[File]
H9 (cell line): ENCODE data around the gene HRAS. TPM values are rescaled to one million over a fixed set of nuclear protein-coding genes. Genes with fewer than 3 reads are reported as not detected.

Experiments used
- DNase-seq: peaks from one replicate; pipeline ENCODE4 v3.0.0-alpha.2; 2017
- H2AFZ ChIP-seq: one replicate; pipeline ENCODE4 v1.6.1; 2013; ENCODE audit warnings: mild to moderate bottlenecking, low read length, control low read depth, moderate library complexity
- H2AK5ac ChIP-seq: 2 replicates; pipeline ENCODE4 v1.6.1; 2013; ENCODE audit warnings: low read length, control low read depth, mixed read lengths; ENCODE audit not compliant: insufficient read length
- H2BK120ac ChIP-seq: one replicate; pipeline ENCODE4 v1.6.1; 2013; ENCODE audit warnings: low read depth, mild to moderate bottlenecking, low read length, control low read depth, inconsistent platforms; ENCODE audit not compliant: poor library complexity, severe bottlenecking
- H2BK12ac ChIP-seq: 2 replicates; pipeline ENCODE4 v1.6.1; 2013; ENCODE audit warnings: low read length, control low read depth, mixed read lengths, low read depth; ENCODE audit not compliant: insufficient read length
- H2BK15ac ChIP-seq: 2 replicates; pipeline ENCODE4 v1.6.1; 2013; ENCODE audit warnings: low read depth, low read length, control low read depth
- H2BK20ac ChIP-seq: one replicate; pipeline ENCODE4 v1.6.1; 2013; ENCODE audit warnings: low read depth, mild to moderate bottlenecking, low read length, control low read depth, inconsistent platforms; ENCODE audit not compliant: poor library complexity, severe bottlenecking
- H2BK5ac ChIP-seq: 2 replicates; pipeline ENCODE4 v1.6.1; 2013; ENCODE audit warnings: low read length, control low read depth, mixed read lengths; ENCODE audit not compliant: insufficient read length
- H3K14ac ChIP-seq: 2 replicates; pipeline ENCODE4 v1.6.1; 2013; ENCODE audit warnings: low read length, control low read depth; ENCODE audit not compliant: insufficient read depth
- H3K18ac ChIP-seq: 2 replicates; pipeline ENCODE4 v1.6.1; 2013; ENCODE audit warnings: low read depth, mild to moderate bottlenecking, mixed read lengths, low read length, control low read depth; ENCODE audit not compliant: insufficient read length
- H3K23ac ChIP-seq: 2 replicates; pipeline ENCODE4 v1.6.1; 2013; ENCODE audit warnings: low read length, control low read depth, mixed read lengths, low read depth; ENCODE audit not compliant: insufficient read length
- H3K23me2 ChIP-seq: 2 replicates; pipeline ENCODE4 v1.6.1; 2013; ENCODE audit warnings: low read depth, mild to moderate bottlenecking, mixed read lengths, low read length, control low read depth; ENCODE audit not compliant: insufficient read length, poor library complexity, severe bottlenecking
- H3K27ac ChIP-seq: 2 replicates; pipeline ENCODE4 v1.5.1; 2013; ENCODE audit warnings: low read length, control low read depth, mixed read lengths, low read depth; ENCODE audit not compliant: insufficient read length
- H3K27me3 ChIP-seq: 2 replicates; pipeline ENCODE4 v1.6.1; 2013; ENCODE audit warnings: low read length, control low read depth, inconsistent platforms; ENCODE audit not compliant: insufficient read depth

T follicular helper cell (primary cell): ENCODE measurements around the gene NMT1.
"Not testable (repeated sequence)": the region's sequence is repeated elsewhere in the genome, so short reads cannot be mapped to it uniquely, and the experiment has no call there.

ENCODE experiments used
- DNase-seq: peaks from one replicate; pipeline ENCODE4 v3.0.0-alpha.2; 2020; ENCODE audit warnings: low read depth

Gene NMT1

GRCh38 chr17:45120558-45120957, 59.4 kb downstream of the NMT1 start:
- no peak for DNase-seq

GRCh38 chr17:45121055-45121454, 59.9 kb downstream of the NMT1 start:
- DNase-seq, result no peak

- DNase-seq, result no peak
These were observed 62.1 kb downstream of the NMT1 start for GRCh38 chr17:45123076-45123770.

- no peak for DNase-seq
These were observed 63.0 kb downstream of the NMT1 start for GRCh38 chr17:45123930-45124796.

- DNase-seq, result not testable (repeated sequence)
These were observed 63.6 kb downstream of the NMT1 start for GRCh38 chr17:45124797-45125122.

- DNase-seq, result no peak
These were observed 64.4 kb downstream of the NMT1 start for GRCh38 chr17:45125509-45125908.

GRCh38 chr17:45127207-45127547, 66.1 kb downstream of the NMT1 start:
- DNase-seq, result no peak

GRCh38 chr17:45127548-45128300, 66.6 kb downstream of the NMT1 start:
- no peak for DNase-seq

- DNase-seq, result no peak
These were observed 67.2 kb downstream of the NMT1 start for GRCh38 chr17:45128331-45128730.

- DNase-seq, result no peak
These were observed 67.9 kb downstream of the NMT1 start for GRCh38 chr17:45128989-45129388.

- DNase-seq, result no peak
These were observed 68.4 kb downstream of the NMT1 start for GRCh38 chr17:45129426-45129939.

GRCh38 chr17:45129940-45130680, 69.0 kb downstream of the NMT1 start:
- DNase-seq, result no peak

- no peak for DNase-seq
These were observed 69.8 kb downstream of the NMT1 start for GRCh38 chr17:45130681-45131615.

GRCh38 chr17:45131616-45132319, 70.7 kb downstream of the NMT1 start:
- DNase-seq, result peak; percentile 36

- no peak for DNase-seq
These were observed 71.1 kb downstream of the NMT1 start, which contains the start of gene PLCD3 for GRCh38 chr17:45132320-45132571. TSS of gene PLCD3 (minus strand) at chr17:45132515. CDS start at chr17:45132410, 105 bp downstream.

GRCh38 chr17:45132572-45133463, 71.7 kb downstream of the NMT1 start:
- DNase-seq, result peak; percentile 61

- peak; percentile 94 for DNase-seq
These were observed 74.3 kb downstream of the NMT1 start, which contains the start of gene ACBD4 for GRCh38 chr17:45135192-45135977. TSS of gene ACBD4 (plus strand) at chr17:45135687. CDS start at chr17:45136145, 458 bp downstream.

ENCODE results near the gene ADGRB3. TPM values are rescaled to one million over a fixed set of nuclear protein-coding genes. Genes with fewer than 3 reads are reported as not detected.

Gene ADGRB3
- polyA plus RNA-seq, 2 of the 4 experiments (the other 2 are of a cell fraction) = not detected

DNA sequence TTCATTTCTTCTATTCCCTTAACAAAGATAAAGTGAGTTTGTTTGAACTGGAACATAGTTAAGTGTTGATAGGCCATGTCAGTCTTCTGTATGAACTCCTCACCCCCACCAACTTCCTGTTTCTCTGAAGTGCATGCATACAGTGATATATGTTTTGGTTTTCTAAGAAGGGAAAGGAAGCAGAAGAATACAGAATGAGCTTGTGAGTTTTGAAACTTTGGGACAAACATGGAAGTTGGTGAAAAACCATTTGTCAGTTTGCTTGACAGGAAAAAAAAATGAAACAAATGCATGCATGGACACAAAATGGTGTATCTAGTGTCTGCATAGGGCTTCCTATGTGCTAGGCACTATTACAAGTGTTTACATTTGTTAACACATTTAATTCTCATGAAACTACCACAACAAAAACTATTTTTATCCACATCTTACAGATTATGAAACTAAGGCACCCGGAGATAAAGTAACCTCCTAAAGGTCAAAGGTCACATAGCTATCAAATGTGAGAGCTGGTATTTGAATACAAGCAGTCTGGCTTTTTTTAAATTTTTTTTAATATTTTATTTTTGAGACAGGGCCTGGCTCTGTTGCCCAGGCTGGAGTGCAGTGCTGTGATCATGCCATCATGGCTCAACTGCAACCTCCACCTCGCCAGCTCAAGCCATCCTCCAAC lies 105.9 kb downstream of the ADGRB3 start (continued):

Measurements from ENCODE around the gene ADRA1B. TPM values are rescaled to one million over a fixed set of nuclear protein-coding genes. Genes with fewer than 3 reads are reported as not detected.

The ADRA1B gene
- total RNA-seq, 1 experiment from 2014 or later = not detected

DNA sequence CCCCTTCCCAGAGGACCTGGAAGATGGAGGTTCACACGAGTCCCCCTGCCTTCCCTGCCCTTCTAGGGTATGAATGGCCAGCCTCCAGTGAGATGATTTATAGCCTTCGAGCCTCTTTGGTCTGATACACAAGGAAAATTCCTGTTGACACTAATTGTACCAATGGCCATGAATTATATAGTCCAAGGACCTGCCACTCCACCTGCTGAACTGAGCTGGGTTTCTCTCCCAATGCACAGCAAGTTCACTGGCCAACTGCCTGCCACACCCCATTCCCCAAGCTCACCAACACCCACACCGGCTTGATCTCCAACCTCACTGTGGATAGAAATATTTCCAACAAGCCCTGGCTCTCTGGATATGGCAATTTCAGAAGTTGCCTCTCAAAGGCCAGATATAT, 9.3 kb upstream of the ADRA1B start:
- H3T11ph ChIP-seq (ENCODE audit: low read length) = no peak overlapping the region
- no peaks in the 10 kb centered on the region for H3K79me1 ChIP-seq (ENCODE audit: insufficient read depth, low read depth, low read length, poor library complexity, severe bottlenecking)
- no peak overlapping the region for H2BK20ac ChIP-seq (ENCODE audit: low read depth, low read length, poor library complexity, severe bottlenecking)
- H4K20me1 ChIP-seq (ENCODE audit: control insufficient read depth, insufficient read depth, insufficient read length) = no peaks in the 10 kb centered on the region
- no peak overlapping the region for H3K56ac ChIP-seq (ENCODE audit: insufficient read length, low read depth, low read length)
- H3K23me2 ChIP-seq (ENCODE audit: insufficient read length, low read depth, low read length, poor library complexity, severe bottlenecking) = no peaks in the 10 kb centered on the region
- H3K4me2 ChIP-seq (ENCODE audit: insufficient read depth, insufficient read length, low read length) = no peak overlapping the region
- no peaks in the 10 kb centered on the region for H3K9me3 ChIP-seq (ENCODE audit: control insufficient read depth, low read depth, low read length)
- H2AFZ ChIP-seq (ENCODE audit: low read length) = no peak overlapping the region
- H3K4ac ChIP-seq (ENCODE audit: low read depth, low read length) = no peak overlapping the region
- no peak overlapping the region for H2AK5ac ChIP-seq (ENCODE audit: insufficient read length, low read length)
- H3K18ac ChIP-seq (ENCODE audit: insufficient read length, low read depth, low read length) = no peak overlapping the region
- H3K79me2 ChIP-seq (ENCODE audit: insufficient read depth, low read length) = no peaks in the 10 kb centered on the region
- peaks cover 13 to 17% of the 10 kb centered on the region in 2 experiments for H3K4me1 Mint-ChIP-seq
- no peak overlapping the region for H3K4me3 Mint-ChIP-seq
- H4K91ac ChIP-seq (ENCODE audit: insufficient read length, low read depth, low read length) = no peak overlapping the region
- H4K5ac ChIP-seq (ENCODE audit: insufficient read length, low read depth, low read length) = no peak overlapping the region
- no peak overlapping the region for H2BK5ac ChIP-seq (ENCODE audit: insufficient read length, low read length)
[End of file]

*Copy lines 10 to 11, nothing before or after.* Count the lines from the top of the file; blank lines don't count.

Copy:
- H2BK5ac ChIP-seq: 2 replicates; pipeline ENCODE4 v1.6.1; 2013; ENCODE audit warnings: low read length, control low read depth, mixed read lengths; ENCODE audit not compliant: insufficient read length
- H3K14ac ChIP-seq: 2 replicates; pipeline ENCODE4 v1.6.1; 2013; ENCODE audit warnings: low read length, control low read depth; ENCODE audit not compliant: insufficient read depth